4. The Confession and Catechisms must be restored to their position as much more than theological shibboleths whose only function in our congregations and our sessions and presbyteries is to screen out doctrinal error. They cannot be less than that, of course, but they must be more. We need our TEs and REs to teach the and Confession and Catechisms in Sunday School. And that means that our elders need to be trained in our Standards thoroughly. Preaching needs to cite the Standards whenever appropriate, to show our people that the teaching we confess is the teaching of the Word of God. Our congregations need to be helped to see that a beautiful, biblical piety and practice arises organically from the theology articulated in the Confession and Catechisms precisely because they express the teaching of the Bible.
It ought to be a cause of deep concern to us when we almost never hear confessional categories taught, celebrated, or commended in our pulpits. When the Standards are merely presupposed and assumed, but the categories we really prefer to speak in reflect whatever the latest trends may be, I dare say that we are in big trouble. Whether these are psychological categories: brokenness and shame; or identity-political categories where righteousness is identified with victimhood, and sin with oppression, where speech is violence, and feeling offended is to be “traumatized”; when the call is not to conversion but to community; when repentance is no longer insisted upon, but healing is the leading motif; when hell and the wrath of God are an embarrassment—brothers and sisters, at that point a deep rot has set in. It’s not that anyone has denied the Confession or Catechisms, you understand. It is simply that they have become irrelevant in their eyes to the day-to-day realities of ministry. That is not only a tragedy for the spiritual welfare of the flock of God, but an extremely dangerous position for the PCA.
But if we are to make a change, it must start with us, with our own attitudes and practices. May I suggest, for example, reading a section of the Confession or Catechisms devotionally, perhaps as a part of your daily quiet times, after you read the Scriptures? Use the Scripture proofs in the Standards. Go slowly and reflect deeply on the truth. Our confessional tradition is a rich mine of glory and grace that we may be leaving to tarnish and gather dust on the shelf, like the precious family silver. We’d hate to lose the family silver, but we almost never use it anymore. That must change. We need to take it down and begin to use it again. Pastors, have you considered preaching a sermon series structured around the Confession or Catechisms (a Continental Reformed practice that has much to commend it—and one that is not completely unknown in the Presbyterian tradition: see for example Thomas Watson’s Body of Divinity, or Thomas Boston’s sermons on the Shorter Catechism)? Have you written pastoral letters highlighting the spiritual and pastoral benefits from particular questions and answers of our Catechisms? Do you commend books and articles and addresses to your people that promote confessionalism and the doctrine of our Confession in particular? Does your church catechize the children, and celebrate their successes when they memorize the questions and answers? Could you take a few questions of the Catechism and structure the devotional at your elders’ meetings around them? Have the men repeat them aloud with you, and then lead them in a short meditation on the truth being taught. Whatever our strategy, we must do more than merely use our Standards to screen out error. We must recover, and revel in, the doctrine being taught, for the good of our souls and the glory of the name of Jesus Christ.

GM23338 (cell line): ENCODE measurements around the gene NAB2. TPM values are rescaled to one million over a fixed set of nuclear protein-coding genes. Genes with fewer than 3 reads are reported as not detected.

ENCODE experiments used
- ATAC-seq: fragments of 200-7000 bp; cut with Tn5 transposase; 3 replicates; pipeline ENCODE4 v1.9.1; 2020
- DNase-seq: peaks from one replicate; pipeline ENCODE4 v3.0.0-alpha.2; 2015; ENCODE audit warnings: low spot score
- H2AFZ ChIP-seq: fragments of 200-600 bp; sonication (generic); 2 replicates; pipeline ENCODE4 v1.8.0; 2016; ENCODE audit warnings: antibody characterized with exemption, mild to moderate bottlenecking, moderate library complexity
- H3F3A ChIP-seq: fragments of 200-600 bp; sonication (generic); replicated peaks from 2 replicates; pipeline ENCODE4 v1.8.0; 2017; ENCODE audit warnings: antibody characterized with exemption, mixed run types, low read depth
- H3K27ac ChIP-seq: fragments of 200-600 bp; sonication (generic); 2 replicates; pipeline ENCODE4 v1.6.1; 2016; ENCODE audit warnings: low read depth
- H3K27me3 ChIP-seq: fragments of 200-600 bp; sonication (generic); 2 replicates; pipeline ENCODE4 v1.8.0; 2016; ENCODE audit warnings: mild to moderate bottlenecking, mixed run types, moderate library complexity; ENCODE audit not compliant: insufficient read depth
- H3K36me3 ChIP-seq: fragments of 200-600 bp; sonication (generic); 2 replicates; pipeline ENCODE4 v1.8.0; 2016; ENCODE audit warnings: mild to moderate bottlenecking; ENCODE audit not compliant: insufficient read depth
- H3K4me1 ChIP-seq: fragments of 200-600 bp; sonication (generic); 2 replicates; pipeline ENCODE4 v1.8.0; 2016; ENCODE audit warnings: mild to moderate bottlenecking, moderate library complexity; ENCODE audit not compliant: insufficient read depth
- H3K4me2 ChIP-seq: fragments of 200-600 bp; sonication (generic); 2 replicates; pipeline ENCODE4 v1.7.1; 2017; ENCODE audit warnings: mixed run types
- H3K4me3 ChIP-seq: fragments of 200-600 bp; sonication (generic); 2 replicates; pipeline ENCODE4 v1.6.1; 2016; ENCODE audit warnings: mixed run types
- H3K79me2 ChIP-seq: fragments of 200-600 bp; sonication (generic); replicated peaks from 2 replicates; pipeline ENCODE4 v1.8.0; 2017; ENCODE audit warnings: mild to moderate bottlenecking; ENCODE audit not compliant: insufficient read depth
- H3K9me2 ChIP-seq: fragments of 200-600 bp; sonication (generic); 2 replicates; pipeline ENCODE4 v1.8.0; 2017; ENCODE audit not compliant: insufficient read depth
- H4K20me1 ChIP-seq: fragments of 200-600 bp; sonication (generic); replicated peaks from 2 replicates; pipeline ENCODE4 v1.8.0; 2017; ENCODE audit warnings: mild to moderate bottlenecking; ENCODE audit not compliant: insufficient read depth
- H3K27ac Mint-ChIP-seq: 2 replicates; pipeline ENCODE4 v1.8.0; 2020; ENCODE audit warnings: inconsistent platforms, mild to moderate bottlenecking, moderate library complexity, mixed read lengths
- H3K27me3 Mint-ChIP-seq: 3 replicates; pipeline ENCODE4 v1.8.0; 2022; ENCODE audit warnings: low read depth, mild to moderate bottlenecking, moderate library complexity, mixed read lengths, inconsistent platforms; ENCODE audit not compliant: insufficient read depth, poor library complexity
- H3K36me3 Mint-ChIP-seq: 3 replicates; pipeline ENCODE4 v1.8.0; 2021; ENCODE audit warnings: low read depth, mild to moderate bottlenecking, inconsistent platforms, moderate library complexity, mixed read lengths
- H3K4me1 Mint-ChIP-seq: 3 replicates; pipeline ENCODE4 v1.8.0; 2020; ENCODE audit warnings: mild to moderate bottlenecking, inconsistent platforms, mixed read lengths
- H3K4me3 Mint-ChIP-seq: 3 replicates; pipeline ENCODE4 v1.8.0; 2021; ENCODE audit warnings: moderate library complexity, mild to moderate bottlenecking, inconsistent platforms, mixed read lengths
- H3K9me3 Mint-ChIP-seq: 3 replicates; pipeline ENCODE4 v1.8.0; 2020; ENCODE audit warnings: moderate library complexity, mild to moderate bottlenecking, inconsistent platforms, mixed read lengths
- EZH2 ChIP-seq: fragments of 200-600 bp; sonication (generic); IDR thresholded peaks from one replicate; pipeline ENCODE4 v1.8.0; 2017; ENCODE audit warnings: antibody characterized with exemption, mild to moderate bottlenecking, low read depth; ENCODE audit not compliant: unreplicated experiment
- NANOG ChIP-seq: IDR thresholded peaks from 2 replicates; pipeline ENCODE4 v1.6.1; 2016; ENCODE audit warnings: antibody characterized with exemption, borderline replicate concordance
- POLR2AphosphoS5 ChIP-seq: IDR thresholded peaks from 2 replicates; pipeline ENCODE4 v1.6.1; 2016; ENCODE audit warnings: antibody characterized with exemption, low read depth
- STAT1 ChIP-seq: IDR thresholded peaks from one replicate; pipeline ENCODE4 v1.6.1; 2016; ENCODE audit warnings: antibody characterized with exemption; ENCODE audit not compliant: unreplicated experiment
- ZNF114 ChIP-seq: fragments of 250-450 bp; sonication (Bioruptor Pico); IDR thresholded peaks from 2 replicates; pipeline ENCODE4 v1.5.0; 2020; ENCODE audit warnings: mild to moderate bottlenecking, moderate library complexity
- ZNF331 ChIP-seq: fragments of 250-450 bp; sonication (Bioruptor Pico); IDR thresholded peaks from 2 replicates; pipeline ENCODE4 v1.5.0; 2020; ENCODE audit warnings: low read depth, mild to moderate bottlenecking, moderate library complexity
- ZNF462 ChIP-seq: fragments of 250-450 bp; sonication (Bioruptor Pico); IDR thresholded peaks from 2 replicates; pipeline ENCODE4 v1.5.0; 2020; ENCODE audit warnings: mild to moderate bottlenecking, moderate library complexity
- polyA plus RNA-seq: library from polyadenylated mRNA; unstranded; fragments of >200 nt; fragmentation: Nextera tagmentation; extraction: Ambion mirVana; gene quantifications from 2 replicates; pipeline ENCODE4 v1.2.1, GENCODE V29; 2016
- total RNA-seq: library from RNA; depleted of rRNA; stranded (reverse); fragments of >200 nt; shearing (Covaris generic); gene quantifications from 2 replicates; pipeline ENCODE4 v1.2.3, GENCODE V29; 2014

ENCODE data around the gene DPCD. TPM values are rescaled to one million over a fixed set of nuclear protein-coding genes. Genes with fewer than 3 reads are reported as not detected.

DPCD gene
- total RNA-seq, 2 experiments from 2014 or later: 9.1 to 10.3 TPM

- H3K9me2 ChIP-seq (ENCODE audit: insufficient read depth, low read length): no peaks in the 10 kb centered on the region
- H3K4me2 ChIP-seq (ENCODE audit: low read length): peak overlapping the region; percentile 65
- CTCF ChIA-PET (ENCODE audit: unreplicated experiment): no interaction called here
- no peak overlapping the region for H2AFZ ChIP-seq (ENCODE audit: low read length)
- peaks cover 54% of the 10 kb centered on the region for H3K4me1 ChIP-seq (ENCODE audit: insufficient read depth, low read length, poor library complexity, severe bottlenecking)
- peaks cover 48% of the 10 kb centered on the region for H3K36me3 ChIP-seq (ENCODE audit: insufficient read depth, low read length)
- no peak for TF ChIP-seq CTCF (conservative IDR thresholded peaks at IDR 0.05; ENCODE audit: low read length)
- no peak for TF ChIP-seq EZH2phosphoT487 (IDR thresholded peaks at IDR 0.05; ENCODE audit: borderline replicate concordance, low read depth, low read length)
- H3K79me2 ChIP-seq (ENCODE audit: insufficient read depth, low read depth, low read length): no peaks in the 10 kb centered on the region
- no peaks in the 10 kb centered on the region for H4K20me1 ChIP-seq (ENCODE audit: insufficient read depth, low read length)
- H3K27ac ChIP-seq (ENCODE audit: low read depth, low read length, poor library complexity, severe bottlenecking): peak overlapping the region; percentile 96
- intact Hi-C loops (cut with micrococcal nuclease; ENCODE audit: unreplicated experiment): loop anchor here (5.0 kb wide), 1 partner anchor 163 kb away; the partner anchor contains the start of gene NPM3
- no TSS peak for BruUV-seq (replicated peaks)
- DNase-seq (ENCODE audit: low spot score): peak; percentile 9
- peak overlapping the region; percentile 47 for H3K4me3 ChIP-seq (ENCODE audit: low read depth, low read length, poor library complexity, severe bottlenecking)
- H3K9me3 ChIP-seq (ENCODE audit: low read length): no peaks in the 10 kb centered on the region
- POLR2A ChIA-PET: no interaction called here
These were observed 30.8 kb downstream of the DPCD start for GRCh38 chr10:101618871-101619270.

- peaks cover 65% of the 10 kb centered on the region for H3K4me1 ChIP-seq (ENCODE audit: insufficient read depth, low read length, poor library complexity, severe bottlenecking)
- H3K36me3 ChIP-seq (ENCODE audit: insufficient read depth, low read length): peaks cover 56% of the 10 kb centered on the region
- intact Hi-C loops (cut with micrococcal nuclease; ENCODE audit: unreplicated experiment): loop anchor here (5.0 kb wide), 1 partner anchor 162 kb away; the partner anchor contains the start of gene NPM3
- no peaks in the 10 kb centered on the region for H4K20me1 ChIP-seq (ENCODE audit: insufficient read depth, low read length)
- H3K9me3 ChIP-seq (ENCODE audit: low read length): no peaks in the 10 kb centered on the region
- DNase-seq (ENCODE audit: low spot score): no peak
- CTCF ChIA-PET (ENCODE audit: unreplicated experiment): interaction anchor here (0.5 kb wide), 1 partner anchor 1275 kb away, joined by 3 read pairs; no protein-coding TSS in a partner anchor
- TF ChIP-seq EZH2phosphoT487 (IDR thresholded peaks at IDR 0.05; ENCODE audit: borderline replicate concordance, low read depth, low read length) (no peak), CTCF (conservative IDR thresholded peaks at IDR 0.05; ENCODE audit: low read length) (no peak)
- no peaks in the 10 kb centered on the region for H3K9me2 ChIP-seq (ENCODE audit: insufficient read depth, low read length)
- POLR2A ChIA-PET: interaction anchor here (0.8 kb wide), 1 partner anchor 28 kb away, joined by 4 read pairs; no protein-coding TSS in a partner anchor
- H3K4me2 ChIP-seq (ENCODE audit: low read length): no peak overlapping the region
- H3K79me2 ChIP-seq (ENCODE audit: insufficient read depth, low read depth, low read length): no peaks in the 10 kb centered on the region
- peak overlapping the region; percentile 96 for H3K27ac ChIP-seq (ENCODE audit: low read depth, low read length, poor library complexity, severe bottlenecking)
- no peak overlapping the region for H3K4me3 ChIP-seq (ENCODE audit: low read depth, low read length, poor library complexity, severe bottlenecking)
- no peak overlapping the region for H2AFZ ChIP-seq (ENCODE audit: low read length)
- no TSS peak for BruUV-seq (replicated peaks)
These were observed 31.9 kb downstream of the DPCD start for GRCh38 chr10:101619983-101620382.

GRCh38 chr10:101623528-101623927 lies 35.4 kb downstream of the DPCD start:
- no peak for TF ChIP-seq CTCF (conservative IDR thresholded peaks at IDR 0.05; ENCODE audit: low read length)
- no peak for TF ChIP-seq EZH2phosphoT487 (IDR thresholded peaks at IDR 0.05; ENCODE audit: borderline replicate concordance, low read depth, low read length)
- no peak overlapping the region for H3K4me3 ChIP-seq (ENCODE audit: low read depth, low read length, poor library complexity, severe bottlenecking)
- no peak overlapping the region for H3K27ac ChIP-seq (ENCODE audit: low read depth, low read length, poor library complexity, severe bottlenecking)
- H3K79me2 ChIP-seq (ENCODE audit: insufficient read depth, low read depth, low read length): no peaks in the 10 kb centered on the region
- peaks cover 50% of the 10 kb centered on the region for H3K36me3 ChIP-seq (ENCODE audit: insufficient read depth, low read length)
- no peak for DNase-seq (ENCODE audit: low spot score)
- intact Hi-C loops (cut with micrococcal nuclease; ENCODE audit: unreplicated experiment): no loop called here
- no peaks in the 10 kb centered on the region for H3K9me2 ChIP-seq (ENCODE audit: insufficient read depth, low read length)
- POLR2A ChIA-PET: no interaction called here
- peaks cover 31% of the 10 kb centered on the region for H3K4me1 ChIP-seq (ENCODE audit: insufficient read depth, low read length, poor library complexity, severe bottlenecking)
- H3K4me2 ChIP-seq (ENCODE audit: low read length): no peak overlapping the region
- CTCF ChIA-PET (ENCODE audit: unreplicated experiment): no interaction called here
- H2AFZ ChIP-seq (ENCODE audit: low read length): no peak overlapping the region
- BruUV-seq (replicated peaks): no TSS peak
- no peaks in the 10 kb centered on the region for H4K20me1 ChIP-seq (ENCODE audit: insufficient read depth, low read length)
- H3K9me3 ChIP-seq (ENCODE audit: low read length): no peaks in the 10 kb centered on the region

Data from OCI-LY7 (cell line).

5. We must urge the seminaries that serve the PCA to teach the Standards as the ground and obvious organizing principle of its theological curriculum and not just as a minor elective survey course along the way. We want candidates for gospel ministry who know the Standards, who love the Standards, and who will joyfully, vigorously, and faithfully defend and promote the teaching of the Standards as the system of doctrine taught in Holy Scripture. Likewise, our pastors as mentors, our sessions who oversee the development of interns, and our presbyteries’ candidates and credentials committees all should require evidence of sustained and detailed personal engagement with the text of the Confession and Catechisms during the course of ministry preparation. They should give special attention to areas of present controversy, and the places in the Standards where differences are most commonly stated, so that we can be certain that a man standing for licensure or ordination within our bounds is thoroughly prepared to confess a like precious faith with us.
Much more could be said on this subject. But I have tried to inform or to reinforce your conviction that confessionalism is both a biblical duty and a pastoral necessity. I’ve also tried to show that a healthy and functional confessionalism is facing some real threats within the PCA today, and there is a great deal of confusion about the role it ought to play in the life and ministry of pastors, elders, and congregations. If we are to recover our confessional integrity, brothers and sisters, we must do more than analyze what is wrong. We must take our own responsibility seriously to love and defend and promote a healthy adherence to the Westminster Standards, in the firm conviction that the theology, piety, and practice expressed and promoted in them will best serve the health of the church, the salvation of the lost, and the glory of Jesus Christ. May the Lord bless us as we contend earnestly for the faith once for all delivered to the saints!
 For this point I am indebted to David Coffin’s unpublished paper on the subject of confessional subscription delivered prior to the 29th PCA General Assembly in 2001.